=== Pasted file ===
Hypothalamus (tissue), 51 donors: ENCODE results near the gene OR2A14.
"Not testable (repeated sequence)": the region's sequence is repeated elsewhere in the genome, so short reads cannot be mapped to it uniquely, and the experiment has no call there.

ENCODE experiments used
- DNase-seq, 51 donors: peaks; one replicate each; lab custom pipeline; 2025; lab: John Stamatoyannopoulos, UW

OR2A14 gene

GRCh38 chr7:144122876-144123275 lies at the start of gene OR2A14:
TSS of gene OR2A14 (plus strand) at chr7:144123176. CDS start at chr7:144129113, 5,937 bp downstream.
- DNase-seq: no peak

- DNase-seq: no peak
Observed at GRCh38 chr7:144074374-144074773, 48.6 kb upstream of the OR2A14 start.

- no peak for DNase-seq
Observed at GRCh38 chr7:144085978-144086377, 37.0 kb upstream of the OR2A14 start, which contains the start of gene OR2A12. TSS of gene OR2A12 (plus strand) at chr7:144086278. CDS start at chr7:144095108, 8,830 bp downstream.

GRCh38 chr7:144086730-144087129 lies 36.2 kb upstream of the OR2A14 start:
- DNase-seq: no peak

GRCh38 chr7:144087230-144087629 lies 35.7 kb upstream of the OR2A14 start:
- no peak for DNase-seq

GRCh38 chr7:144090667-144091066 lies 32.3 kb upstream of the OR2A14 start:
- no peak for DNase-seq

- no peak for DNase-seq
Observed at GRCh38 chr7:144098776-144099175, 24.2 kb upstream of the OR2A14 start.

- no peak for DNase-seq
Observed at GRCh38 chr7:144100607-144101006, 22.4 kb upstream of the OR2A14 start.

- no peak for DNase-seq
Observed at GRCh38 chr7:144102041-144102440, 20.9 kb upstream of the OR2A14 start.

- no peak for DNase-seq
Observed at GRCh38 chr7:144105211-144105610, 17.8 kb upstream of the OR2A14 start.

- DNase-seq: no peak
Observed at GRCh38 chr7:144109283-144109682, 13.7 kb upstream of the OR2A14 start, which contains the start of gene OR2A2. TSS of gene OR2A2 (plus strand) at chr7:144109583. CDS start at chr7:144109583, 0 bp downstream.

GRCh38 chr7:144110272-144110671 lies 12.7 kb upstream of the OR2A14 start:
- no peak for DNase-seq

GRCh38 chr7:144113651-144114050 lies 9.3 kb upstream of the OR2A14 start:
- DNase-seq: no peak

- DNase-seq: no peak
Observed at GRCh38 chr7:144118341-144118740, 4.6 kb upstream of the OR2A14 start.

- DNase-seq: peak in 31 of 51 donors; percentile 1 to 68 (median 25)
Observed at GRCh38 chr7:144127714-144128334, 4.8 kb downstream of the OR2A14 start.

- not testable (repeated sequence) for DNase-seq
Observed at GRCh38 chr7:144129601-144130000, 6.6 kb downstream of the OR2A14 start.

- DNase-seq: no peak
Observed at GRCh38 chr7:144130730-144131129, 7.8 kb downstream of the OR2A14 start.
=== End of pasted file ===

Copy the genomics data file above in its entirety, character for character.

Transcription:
Hypothalamus (tissue), 51 donors: ENCODE results near the gene OR2A14.
"Not testable (repeated sequence)": the region's sequence is repeated elsewhere in the genome, so short reads cannot be mapped to it uniquely, and the experiment has no call there.

ENCODE experiments used
- DNase-seq, 51 donors: peaks; one replicate each; lab custom pipeline; 2025; lab: John Stamatoyannopoulos, UW

OR2A14 gene

GRCh38 chr7:144122876-144123275 lies at the start of gene OR2A14:
TSS of gene OR2A14 (plus strand) at chr7:144123176. CDS start at chr7:144129113, 5,937 bp downstream.
- DNase-seq: no peak

- DNase-seq: no peak
Observed at GRCh38 chr7:144074374-144074773, 48.6 kb upstream of the OR2A14 start.

- no peak for DNase-seq
Observed at GRCh38 chr7:144085978-144086377, 37.0 kb upstream of the OR2A14 start, which contains the start of gene OR2A12. TSS of gene OR2A12 (plus strand) at chr7:144086278. CDS start at chr7:144095108, 8,830 bp downstream.

GRCh38 chr7:144086730-144087129 lies 36.2 kb upstream of the OR2A14 start:
- DNase-seq: no peak

GRCh38 chr7:144087230-144087629 lies 35.7 kb upstream of the OR2A14 start:
- no peak for DNase-seq

GRCh38 chr7:144090667-144091066 lies 32.3 kb upstream of the OR2A14 start:
- no peak for DNase-seq

- no peak for DNase-seq
Observed at GRCh38 chr7:144098776-144099175, 24.2 kb upstream of the OR2A14 start.

- no peak for DNase-seq
Observed at GRCh38 chr7:144100607-144101006, 22.4 kb upstream of the OR2A14 start.

- no peak for DNase-seq
Observed at GRCh38 chr7:144102041-144102440, 20.9 kb upstream of the OR2A14 start.

- no peak for DNase-seq
Observed at GRCh38 chr7:144105211-144105610, 17.8 kb upstream of the OR2A14 start.

- DNase-seq: no peak
Observed at GRCh38 chr7:144109283-144109682, 13.7 kb upstream of the OR2A14 start, which contains the start of gene OR2A2. TSS of gene OR2A2 (plus strand) at chr7:144109583. CDS start at chr7:144109583, 0 bp downstream.

GRCh38 chr7:144110272-144110671 lies 12.7 kb upstream of the OR2A14 start:
- no peak for DNase-seq

GRCh38 chr7:144113651-144114050 lies 9.3 kb upstream of the OR2A14 start:
- DNase-seq: no peak

- DNase-seq: no peak
Observed at GRCh38 chr7:144118341-144118740, 4.6 kb upstream of the OR2A14 start.

- DNase-seq: peak in 31 of 51 donors; percentile 1 to 68 (median 25)
Observed at GRCh38 chr7:144127714-144128334, 4.8 kb downstream of the OR2A14 start.

- not testable (repeated sequence) for DNase-seq
Observed at GRCh38 chr7:144129601-144130000, 6.6 kb downstream of the OR2A14 start.

- DNase-seq: no peak
Observed at GRCh38 chr7:144130730-144131129, 7.8 kb downstream of the OR2A14 start.